One God: The Unfinished Reformation takes you into the heart of God's Word to answer what should have been the first question of the Reformation: Who is God? The answer may surprise you, for the Bible says nothing of a Trinity, but firmly declares that there is only one God: the Father of Jesus Christ. Getting to know this one God is the most exciting quest any man or woman can ever undertake. Click here to purchase.
The Only True God
by Eric H. H. Chang
hardcover or paperback, 684 pages
2008: Xlibris Corporation
Monotheism--the belief in one and only God--is a cornerstone doctrine of the Christian faith. Yet seldom is this doctrine examined in the light of its Jewish roots and of God's revelation in the Scriptures. The lack of a precise, Biblically-rooted monotheism in Christianity has far-reaching consequences for our spiritual lives, even hindering our ability to obey--with single-minded totality--a command that Jesus stresses repeatedly: "You shall love the Lord your God with all your heart, with all your soul, with all your mind, and with all your strength."
When Jesus calls his Father "the only true God" in John 17:3, is he addressing his Father as one of the three Persons in the Godhead, or as one Person who alone is the only true God? What do the apostles teach us about the oneness of God? What do we make of John's astounding statement that the Word became flesh?
The Only True God addresses these and other questions with insight and clarity. In the spirit of sola Scriptura--Scripture as sole authority for doctrine--the author surveys the voluminous Biblical data on monotheism in the hope that they may be studied constructively. While the book contains much material for intellectual reflection, its ultimate concern is for what is truly at stake: spiritual life, eternal life, and the faith delivered once for all to the saints.
Read it online or purchase it: paperback or hardcover.
One God, the Father
edited by Thomas E. Gaston
paperback, 311 pages
2013: Willow Productions
This book is a collection of 16 essays by various authors offering a defence of Biblical Monotheism. It presents a definition of 'monotheism' from the Jewish Scriptures and contrasts this with the trinitarian definition of God. It explores how the Old Testament presents Yahweh as 'one God'. It details how the Synoptics, the writings of John and Paul present the relationship of Israel's God to Jesus. It traces the development of church ideas about God showing how they then deviated from the Bible. It describes how thinkers and communities have preserved the truth of Biblical Monothesism down the ages. It concludes with essays discussing the atonement, and the issue of worship and prayer in relation to Jesus.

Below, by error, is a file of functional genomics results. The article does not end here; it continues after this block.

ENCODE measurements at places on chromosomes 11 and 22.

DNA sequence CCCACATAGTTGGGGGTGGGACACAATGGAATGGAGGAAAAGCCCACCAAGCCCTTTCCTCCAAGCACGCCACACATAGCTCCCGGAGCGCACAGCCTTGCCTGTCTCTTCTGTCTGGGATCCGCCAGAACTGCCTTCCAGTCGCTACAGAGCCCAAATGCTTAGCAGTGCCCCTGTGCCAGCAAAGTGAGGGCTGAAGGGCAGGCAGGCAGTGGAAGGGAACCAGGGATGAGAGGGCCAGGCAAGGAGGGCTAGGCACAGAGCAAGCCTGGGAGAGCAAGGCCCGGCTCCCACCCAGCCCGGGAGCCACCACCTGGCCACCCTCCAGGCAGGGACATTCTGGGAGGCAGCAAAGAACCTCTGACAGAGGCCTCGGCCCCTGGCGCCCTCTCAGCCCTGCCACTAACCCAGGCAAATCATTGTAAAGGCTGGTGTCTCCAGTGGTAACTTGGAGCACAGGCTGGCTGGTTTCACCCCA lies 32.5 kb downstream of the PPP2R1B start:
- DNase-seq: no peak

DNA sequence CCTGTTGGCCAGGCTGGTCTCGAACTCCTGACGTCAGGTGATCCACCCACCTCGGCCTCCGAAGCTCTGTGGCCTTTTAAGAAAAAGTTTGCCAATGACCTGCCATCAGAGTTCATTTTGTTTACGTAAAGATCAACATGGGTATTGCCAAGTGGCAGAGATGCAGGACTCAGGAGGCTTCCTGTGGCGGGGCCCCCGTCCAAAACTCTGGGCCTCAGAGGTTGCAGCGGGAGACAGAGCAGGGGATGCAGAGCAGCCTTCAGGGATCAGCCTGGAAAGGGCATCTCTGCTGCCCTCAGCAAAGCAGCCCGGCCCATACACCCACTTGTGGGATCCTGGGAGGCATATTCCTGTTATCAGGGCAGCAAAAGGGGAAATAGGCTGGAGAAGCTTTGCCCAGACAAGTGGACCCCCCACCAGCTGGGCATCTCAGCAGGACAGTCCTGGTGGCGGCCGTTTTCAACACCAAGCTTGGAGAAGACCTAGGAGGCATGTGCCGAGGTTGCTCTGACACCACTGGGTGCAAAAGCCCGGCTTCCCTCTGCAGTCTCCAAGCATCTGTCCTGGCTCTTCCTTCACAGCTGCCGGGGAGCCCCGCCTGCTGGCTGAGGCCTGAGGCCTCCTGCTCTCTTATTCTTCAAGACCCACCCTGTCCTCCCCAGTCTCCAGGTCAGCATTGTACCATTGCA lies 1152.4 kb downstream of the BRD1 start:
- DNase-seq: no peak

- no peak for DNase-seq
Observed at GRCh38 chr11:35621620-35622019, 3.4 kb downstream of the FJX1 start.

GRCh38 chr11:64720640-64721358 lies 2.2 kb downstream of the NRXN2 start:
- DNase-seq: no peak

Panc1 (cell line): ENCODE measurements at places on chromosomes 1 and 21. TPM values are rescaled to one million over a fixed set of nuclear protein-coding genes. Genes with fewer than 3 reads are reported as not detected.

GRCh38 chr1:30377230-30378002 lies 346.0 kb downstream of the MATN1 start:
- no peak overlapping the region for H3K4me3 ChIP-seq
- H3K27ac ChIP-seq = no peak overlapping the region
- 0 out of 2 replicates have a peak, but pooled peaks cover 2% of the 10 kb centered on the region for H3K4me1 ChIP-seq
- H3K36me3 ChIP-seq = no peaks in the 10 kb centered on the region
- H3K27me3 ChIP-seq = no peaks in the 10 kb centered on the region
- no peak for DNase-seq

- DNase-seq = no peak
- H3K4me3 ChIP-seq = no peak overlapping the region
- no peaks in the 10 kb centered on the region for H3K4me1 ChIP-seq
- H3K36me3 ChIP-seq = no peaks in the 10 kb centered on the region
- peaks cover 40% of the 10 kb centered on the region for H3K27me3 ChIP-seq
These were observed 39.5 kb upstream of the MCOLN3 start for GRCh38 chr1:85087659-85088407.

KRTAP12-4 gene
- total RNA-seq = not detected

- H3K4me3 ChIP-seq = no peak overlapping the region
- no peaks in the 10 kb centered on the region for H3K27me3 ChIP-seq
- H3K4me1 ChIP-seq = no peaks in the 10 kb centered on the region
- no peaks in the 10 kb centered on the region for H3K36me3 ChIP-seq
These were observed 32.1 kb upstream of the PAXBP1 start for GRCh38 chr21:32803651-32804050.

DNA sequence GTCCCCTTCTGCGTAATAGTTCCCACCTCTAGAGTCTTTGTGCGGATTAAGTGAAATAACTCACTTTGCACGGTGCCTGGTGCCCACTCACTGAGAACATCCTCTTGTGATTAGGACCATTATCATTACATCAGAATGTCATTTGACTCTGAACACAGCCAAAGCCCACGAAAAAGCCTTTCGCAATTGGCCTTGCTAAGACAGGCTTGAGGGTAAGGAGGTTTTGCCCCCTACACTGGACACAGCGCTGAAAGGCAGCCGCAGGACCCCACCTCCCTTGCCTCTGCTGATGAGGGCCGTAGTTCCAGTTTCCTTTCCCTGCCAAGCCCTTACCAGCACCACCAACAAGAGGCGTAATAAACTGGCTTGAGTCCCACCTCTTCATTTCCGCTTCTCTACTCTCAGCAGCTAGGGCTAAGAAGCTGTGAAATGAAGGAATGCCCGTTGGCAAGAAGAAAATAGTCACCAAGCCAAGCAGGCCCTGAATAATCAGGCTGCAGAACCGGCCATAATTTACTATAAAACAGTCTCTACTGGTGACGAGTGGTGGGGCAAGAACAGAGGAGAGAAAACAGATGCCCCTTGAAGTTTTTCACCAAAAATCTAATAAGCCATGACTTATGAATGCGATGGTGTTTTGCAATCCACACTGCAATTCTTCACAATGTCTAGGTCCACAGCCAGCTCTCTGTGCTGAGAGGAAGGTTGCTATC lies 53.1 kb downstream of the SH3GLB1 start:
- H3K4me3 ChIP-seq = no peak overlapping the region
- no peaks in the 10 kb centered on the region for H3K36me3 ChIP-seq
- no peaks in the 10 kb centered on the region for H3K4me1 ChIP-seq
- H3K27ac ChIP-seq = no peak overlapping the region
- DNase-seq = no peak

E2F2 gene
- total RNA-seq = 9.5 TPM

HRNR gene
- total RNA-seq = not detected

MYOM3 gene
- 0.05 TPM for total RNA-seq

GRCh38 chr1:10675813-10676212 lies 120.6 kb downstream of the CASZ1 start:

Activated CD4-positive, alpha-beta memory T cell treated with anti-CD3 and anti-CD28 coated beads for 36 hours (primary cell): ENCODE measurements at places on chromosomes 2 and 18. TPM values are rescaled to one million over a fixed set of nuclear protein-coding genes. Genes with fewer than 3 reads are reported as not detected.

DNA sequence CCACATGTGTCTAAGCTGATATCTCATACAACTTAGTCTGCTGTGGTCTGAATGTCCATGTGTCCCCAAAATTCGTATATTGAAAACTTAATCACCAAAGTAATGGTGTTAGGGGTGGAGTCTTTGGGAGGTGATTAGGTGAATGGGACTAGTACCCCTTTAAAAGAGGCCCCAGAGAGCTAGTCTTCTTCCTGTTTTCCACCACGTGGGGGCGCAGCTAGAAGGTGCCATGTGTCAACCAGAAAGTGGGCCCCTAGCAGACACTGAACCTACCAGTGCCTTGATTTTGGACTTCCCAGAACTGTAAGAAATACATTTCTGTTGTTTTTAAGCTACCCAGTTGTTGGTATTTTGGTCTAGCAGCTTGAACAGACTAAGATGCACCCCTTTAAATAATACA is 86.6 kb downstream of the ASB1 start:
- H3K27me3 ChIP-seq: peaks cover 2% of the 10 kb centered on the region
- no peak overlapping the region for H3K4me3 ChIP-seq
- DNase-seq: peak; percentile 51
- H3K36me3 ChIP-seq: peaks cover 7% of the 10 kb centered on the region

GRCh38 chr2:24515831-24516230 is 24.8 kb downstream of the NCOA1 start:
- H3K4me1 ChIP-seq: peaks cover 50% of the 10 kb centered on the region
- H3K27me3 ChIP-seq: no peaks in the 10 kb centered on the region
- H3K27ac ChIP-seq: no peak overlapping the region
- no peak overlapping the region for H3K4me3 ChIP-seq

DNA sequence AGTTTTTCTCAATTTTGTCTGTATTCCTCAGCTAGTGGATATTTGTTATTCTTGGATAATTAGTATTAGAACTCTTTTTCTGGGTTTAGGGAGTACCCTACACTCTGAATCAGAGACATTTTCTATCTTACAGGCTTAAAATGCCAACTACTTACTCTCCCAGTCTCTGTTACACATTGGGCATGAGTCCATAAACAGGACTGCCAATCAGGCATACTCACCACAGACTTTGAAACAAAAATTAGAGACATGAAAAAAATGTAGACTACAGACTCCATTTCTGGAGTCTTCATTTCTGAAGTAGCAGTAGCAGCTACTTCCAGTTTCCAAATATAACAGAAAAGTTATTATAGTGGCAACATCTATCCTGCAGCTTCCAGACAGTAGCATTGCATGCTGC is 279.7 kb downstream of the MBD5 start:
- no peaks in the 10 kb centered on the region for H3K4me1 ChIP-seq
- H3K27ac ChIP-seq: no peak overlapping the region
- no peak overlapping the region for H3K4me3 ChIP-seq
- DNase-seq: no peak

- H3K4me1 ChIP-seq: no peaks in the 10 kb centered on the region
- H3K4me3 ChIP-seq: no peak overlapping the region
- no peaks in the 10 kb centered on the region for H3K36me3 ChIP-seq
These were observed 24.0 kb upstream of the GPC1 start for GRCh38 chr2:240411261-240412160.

Purchase it here.
One God & One Lord: Reconsidering the Cornerstone of the Christian Faith
by Mark H. Graeser, John A. Lynn, John W. Schoenheit
hardcover, 680 pages
2000: Christian Educational Services
"Who do you say that I am?". Jesus of Nazareth posed this question to his followers nearly two thousand years ago, but the question still hangs in the air, requesting an answer from every person. Indeed, the question of the identity of Jesus Christ is the most important theological issue of all human history, because he claimed to be the human Son of the one true God. In this 680 page biblical research book, ONE GOD & ONE LORD, the authors carefully re-examine the biblical evidence in light of modern textual research and a thorough survey of scholarly opinion. They argue that the biblically accurate answer to the question of his identity is provided by Peter, John, Mary, Paul and other first-century believers who unanimously proclaimed him to be "the Christ, the Son of the living God."
Building an impressive and compelling case for the unity of the biblical testimony concerning the true humanity of Jesus, "the last Adam," the authors reveal the profound significance of the two aspects of his coming: suffering and glory. They seek a view of Christ that allows for a total appreciation of his steadfast obedience to God in the face of temptation, suffering and even a humiliating death. Vindicated by his resurrection, he entered into glory and now sits in a position of functional equality with God, analogous to the relationship of Joseph and Pharaoh in the Book of Genesis. ONE GOD & ONE LORD shows how the traditional view of Jesus Christ actually demeans both his accomplishments and his heroism by attributing to him "intrinsic deity" that essentially eliminates the possibility of either authentic temptation or failure.